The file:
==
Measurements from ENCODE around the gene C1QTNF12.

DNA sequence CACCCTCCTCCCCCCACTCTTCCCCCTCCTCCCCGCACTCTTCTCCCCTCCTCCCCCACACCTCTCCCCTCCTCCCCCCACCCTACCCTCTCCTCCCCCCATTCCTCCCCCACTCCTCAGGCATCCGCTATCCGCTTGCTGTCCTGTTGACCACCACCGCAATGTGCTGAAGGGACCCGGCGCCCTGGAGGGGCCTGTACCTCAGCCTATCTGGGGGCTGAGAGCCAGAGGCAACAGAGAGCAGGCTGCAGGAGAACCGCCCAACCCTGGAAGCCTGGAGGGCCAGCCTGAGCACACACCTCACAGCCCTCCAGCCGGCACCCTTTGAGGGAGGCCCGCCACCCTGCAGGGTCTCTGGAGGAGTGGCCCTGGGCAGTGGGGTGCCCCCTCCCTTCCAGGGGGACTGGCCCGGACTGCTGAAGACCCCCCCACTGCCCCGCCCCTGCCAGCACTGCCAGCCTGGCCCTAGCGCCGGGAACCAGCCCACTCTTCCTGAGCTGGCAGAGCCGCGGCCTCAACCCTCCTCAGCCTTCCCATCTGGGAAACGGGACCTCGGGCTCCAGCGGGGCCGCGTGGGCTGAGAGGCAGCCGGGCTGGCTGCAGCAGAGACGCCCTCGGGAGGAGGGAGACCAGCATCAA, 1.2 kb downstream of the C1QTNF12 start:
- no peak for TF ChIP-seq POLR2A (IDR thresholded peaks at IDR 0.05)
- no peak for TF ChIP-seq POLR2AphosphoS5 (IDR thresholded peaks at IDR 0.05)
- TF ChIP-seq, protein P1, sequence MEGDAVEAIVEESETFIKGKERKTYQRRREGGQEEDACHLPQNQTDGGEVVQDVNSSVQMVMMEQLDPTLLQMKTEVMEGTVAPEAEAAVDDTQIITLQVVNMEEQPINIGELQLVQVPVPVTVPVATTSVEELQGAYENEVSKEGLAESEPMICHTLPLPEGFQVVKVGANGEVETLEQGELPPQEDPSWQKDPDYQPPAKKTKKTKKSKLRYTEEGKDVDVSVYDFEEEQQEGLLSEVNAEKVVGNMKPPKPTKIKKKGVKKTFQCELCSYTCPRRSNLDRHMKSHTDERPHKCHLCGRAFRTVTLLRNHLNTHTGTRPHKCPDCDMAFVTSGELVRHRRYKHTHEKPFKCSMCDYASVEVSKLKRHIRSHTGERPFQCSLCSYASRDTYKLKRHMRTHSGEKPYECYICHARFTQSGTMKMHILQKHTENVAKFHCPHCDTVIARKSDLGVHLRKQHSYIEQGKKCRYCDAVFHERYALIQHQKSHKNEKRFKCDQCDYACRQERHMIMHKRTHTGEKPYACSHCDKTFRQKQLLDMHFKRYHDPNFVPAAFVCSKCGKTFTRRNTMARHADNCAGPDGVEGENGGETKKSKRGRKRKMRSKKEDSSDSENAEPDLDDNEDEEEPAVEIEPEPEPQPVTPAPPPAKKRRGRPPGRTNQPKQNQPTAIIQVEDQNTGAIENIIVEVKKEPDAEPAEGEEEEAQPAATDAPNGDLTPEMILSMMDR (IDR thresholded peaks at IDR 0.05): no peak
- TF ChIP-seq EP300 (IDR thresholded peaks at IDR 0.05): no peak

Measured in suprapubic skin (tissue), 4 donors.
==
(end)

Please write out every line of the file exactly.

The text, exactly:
Measurements from ENCODE around the gene C1QTNF12.

DNA sequence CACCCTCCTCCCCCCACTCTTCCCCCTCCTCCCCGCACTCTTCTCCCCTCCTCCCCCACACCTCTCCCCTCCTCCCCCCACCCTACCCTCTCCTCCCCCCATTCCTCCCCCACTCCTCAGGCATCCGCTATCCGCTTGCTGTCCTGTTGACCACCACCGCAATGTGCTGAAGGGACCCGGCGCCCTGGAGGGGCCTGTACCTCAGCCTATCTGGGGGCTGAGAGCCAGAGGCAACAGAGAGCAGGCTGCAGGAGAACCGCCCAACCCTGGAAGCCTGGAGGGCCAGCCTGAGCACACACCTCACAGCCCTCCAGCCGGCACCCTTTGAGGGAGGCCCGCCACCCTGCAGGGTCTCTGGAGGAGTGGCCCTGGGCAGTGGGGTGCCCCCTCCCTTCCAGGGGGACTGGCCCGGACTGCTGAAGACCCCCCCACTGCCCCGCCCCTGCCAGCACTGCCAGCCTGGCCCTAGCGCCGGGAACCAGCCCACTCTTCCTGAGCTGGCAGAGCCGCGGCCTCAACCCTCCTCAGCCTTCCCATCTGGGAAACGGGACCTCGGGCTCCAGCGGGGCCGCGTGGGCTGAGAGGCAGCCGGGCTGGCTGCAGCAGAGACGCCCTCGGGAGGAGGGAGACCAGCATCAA, 1.2 kb downstream of the C1QTNF12 start:
- no peak for TF ChIP-seq POLR2A (IDR thresholded peaks at IDR 0.05)
- no peak for TF ChIP-seq POLR2AphosphoS5 (IDR thresholded peaks at IDR 0.05)
- TF ChIP-seq, protein P1, sequence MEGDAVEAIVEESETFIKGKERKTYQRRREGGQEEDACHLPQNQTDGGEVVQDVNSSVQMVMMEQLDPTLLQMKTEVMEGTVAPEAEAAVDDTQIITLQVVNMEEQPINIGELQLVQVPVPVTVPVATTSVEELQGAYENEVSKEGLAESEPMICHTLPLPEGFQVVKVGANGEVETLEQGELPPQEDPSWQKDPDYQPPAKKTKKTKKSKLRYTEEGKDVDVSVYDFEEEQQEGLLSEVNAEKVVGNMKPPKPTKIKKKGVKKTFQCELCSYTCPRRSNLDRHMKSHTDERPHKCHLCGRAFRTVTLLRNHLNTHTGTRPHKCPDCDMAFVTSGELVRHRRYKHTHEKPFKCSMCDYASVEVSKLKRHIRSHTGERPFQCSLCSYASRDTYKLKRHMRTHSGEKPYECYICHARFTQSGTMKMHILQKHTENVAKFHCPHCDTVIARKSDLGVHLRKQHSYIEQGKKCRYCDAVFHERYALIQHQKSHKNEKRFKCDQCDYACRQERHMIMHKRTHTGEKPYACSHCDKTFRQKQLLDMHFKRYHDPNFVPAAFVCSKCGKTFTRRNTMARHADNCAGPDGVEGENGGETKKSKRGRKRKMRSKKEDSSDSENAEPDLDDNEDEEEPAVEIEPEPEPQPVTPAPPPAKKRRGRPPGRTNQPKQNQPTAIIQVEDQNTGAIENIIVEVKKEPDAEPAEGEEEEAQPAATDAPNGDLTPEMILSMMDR (IDR thresholded peaks at IDR 0.05): no peak
- TF ChIP-seq EP300 (IDR thresholded peaks at IDR 0.05): no peak

Measured in suprapubic skin (tissue), 4 donors.